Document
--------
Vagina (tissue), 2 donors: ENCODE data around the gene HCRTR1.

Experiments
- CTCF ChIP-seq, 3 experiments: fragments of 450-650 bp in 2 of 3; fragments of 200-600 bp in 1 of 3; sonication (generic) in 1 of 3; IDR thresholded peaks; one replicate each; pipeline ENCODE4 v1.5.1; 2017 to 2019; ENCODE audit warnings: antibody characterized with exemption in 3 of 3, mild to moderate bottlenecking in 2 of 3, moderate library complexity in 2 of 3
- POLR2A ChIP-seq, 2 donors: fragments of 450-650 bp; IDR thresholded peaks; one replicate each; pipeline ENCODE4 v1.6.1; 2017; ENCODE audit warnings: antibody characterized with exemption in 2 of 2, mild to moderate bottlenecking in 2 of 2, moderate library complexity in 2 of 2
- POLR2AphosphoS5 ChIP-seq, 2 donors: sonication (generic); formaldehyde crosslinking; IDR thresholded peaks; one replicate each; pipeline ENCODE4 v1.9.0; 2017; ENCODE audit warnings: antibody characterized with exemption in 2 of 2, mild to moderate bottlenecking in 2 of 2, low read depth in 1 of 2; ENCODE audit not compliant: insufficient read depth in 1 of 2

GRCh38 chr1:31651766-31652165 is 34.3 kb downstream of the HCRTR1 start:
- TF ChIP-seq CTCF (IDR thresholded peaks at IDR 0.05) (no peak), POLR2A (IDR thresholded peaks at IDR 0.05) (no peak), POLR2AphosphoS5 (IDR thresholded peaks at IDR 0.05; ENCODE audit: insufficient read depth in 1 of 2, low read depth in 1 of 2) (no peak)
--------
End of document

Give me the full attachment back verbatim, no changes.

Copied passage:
Vagina (tissue), 2 donors: ENCODE data around the gene HCRTR1.

Experiments
- CTCF ChIP-seq, 3 experiments: fragments of 450-650 bp in 2 of 3; fragments of 200-600 bp in 1 of 3; sonication (generic) in 1 of 3; IDR thresholded peaks; one replicate each; pipeline ENCODE4 v1.5.1; 2017 to 2019; ENCODE audit warnings: antibody characterized with exemption in 3 of 3, mild to moderate bottlenecking in 2 of 3, moderate library complexity in 2 of 3
- POLR2A ChIP-seq, 2 donors: fragments of 450-650 bp; IDR thresholded peaks; one replicate each; pipeline ENCODE4 v1.6.1; 2017; ENCODE audit warnings: antibody characterized with exemption in 2 of 2, mild to moderate bottlenecking in 2 of 2, moderate library complexity in 2 of 2
- POLR2AphosphoS5 ChIP-seq, 2 donors: sonication (generic); formaldehyde crosslinking; IDR thresholded peaks; one replicate each; pipeline ENCODE4 v1.9.0; 2017; ENCODE audit warnings: antibody characterized with exemption in 2 of 2, mild to moderate bottlenecking in 2 of 2, low read depth in 1 of 2; ENCODE audit not compliant: insufficient read depth in 1 of 2

GRCh38 chr1:31651766-31652165 is 34.3 kb downstream of the HCRTR1 start:
- TF ChIP-seq CTCF (IDR thresholded peaks at IDR 0.05) (no peak), POLR2A (IDR thresholded peaks at IDR 0.05) (no peak), POLR2AphosphoS5 (IDR thresholded peaks at IDR 0.05; ENCODE audit: insufficient read depth in 1 of 2, low read depth in 1 of 2) (no peak)